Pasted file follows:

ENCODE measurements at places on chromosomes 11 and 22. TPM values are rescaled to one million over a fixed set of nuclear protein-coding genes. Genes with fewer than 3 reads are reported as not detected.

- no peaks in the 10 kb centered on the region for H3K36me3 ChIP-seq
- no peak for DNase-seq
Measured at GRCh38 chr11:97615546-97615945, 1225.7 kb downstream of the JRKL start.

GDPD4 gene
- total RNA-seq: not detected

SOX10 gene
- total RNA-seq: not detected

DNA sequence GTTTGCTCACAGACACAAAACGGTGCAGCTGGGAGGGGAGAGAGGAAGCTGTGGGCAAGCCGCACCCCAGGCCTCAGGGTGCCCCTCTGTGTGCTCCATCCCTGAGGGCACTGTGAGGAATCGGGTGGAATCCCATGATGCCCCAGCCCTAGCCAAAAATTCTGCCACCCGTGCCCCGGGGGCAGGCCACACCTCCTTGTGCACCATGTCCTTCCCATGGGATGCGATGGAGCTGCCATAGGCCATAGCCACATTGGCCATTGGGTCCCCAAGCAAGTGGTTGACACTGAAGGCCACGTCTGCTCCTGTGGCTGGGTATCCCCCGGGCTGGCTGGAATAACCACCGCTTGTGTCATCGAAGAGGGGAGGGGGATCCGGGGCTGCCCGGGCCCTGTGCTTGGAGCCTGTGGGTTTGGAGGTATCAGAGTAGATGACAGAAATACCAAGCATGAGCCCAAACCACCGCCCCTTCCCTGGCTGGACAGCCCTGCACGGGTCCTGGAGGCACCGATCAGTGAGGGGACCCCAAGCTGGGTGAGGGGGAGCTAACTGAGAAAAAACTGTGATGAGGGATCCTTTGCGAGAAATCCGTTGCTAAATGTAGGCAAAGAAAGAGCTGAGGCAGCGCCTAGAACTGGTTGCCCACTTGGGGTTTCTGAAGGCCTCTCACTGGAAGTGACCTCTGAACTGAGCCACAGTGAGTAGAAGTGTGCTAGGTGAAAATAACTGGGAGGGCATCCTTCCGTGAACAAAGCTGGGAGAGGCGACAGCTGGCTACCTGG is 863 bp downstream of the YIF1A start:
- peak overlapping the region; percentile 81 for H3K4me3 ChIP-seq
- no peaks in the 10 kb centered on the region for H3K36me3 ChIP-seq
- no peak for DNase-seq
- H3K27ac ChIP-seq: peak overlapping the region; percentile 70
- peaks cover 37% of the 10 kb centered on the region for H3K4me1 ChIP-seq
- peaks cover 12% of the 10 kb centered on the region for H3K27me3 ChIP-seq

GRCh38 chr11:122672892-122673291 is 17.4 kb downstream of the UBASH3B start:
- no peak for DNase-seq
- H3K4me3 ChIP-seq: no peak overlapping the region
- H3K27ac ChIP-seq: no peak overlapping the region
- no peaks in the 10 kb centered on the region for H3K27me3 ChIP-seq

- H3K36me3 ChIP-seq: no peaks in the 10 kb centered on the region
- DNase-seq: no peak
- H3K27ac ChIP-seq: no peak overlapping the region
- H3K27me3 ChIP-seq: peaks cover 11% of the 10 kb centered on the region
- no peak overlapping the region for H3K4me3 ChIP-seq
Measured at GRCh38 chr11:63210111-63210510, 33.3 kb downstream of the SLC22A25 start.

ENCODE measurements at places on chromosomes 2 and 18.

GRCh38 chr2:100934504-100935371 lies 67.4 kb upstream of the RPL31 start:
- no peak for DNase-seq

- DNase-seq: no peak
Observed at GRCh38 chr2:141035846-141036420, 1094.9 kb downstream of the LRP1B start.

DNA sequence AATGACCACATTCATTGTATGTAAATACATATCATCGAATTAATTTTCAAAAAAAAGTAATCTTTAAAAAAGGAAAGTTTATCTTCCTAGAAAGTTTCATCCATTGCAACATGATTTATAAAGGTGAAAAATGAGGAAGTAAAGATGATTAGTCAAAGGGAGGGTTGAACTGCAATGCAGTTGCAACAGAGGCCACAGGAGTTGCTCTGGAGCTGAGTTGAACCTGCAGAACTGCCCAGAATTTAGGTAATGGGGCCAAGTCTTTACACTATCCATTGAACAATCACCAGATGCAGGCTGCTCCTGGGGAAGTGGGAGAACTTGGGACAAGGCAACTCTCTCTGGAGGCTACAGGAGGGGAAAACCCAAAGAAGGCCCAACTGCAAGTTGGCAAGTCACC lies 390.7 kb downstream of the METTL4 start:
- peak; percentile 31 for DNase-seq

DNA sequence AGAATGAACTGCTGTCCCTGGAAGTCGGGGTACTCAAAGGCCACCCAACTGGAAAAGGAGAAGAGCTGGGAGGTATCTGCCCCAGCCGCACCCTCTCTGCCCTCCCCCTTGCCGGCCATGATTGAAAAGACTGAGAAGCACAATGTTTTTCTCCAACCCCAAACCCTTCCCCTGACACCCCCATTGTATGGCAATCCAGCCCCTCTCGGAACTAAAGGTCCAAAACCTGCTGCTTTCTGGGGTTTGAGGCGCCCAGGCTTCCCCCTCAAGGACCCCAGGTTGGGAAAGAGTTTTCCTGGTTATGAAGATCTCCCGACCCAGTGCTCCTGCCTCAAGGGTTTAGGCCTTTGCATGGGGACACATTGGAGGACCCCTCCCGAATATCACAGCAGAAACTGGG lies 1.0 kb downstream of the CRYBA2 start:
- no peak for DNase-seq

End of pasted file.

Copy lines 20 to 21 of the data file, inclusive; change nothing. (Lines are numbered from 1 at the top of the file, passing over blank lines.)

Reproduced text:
- no peaks in the 10 kb centered on the region for H3K27me3 ChIP-seq

- H3K36me3 ChIP-seq: no peaks in the 10 kb centered on the region